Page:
If you have ever wondered, as I have, what possibly could have happened to the Virginia of the Founders’ generation that saw it fall from prominence and then emerge some several decades later hosting the capital of the Confederacy, then I would highly recommend that you read Dominion of Memories: Jefferson, Madison & the Decline of Virginia, by Susan Dunn. In a very well-written account of these bookends to Virginia’s history, Dunn brilliantly traces the path from Virginia’s dominance of the national stage through its slow decline into a provincial backwater mired in bad roads, a regressive state constitution, sub-standard schools and intellectual decay that finds itself clinging to a proud celebration of an
Once upon a time, Virginia and Massachusetts took the lead in forcing a divorce from their colonial mistress and, when independence was achieved, creating the new Republic from a league of states jealous of their own individual sovereignty that almost miraculously was transformed into a nation founded upon both representation and the rule of law. When it came to the forging of a new nation, Virginia truly was a land where giants walked. Three of the six key Founders – Jefferson, Madison and Washington — were Virginian, as well as a larger cast of prominent fellow citizens: Patrick Henry, George Mason, Richard Henry Lee, Peyton Randolph, and James Monroe. Madison was one of the chief architects of the Constitution. Four of the first five Presidents hailed from the Old Dominion, as well as the highly consequential Chief Justice John Marshall who by defining judicial review essentially carved out the critical role of the Supreme Court as arbiter of constitutional law that it has played ever since. Could anyone have guessed that after James Monroe ended his second term as President in 1825 Virginia would essentially abdicate its central role in the nation? What could possibly have occurred to transform the Virginia of these larger-than-life figures that championed liberty to one some thirty-six years later that would take it out of the Union on a perilous course of secession to preserve and protect not liberty but the institution of slavery?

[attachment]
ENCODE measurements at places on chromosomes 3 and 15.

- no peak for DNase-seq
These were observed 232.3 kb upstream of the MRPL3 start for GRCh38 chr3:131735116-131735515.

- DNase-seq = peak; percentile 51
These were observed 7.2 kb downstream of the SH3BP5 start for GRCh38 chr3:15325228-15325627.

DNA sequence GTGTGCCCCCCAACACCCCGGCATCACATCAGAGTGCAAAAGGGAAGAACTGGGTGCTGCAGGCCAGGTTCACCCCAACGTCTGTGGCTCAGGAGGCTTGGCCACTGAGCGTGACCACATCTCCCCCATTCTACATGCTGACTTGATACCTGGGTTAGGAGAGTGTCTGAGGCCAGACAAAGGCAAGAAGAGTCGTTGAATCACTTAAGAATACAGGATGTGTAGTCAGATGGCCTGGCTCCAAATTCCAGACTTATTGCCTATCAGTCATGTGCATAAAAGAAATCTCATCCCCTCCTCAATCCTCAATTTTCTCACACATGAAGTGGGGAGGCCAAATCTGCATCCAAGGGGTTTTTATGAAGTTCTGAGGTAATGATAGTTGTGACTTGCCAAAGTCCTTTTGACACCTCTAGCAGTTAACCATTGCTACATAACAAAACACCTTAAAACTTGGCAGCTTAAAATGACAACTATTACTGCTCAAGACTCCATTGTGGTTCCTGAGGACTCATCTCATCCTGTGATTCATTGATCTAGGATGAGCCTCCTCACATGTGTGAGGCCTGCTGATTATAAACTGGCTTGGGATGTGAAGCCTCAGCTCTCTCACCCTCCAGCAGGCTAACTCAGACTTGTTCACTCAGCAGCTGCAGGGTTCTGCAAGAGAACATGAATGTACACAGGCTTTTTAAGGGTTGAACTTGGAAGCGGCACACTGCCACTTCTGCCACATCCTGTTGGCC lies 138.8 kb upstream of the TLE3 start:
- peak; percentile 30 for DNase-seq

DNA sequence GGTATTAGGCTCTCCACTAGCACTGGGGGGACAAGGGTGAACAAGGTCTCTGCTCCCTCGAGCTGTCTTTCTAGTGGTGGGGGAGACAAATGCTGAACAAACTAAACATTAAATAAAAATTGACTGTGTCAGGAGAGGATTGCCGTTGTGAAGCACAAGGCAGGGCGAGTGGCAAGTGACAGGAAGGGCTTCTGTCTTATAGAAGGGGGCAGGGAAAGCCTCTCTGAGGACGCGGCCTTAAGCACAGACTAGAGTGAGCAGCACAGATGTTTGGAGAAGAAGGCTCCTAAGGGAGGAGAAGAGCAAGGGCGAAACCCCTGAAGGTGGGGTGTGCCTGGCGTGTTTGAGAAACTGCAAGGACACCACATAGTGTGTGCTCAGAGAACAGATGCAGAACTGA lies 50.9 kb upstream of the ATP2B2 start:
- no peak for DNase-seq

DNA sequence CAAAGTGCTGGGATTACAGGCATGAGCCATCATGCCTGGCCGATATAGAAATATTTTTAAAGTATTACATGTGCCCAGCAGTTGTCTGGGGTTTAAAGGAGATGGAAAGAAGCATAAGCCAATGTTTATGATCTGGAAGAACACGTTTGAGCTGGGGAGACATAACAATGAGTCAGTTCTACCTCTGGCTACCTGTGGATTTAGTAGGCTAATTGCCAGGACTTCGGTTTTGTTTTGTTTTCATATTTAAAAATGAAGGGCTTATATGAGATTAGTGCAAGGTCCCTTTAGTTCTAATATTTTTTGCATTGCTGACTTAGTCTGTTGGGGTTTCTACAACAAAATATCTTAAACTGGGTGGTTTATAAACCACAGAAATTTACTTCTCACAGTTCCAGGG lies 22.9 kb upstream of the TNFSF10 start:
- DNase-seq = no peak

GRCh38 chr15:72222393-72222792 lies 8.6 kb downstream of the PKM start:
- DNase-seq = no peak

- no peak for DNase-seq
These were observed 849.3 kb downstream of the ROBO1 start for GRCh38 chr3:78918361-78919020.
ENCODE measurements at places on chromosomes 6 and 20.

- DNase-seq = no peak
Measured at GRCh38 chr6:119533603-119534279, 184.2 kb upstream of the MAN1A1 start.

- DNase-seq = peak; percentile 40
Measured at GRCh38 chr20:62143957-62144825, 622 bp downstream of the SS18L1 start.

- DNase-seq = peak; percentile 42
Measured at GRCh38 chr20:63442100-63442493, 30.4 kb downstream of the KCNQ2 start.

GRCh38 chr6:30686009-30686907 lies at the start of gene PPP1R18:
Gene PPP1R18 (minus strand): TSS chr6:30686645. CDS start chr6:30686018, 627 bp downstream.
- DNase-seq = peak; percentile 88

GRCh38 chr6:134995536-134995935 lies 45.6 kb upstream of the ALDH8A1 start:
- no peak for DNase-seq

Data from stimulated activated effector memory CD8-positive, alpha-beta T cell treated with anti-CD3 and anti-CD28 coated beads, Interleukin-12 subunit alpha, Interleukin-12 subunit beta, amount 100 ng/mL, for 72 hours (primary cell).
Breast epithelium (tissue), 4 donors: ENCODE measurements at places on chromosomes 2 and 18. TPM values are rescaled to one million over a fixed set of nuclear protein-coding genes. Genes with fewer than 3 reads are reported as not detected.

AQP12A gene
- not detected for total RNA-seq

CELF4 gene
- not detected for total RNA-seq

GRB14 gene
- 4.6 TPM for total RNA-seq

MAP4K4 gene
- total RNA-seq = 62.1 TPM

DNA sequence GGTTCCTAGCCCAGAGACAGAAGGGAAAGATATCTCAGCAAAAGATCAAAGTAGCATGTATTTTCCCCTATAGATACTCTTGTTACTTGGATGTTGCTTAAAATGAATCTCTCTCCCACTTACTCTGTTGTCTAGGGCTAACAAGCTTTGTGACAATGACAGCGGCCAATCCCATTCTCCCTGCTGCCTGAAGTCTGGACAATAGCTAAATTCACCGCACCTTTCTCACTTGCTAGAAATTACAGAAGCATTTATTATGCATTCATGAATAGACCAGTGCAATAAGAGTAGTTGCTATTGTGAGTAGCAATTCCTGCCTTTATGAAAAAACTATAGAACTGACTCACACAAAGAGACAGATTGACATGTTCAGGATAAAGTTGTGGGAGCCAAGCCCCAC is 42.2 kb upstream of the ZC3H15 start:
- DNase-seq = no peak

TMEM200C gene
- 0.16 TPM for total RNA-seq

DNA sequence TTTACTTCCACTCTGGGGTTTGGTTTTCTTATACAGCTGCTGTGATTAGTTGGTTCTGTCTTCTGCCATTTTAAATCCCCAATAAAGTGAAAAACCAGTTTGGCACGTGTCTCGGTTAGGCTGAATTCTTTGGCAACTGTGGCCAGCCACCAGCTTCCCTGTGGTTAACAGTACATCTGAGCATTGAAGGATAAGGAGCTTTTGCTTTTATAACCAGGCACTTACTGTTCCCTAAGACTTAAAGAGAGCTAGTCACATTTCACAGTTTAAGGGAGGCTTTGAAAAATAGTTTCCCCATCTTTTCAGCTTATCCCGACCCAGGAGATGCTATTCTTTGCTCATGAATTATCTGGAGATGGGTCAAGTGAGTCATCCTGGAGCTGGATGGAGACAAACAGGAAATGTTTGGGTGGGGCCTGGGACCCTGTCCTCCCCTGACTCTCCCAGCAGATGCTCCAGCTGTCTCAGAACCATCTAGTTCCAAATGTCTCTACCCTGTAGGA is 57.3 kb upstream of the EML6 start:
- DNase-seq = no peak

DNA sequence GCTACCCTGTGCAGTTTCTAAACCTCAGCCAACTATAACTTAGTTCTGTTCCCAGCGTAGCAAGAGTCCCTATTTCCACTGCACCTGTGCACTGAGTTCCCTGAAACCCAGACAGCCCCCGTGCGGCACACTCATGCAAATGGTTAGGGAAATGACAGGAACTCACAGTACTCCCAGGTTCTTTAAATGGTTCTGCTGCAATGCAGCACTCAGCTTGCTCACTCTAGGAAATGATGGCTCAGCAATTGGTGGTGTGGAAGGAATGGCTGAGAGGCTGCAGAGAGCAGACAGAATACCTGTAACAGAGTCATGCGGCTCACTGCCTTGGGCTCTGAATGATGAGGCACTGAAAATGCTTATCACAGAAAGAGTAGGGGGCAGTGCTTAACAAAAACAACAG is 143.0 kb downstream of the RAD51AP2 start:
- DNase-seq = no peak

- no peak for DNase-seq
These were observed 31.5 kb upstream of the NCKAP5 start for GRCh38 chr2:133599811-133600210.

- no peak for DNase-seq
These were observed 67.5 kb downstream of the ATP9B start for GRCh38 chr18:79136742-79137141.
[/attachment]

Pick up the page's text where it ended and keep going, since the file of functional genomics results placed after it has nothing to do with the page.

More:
It turns out that the seeds of its decline were present at the creation. While Thomas Jefferson took the critical lead to turn Enlightenment Thought into statute – abolishing medieval anachronisms like entail and primogeniture that perpetuated hereditary wealth in the hands of a few, and passing truly progressive legislation that disestablished a state church and promoted freedom of religion – he and his spiritual kin were less successful with drafting a state constitution that was even close to democratic. As Dunn details, the Virginia state constitution that supplanted the colonial charter was cruelly regressive; long after other states had abandoned such requirements, the Old Dominion extended suffrage to only a very narrow band of property holders, so that most residents had literally no say in their government. Moreover, law was clearly tilted to favor not only the rich slave-owning plantation elite, but by virtue of that construction it placed virtually all authority in the Tidewater planters of the eastern portion of the state. As such, not only were less affluent whites excluded, essentially the entire western half of the state was disenfranchised. If you have ever wondered why the western geography of Virginia seceded from the state in the early days of the Confederacy and then joined the Union, the roots of it are right here. Yet, it was not simply the state constitution, but the fact that it empowered that Tidewater elite to ensure that tax laws favored them, that it resisted and forestalled any improvements to education or transportation or anything that might benefit anyone but their interests. And what were their interests? Basically, self-preservation and an almost bizarre fantasy of an idealized way of life that in fact never really existed except in their collective historical imagination. On the one hand, the rich slave-owning planter aristocracy saw no need to fund roads, canals or railroads to connect the more industrious western part of the state with the Tidewater, or to the predatory markets of the northern states they decried, even as their land lost value, their population hemorrhaged into fleeing emigrants, their schools succumbed to provincialism, their intellectual strength radically contracted as their book and journal publishing diminished. Both Jefferson and Madison decried the state constitution and ever hoped it would be rewritten as more democratic. It was a long time coming and Jefferson did not live to see the day, but a new state constitutional convention was convened in 1829. Although eighteenth century icons Madison and Monroe attended – Monroe colorfully still dressed in eighteenth century attire – it was tragically too late: despite his earlier jeremiads against the old regressive constitution, when it got down to the wire Madison caved and sided with the planters of his class so that the new vital organ of state government offered little but ineffectual saccharine reforms and power was retained by the same forces that had held the state back for decades.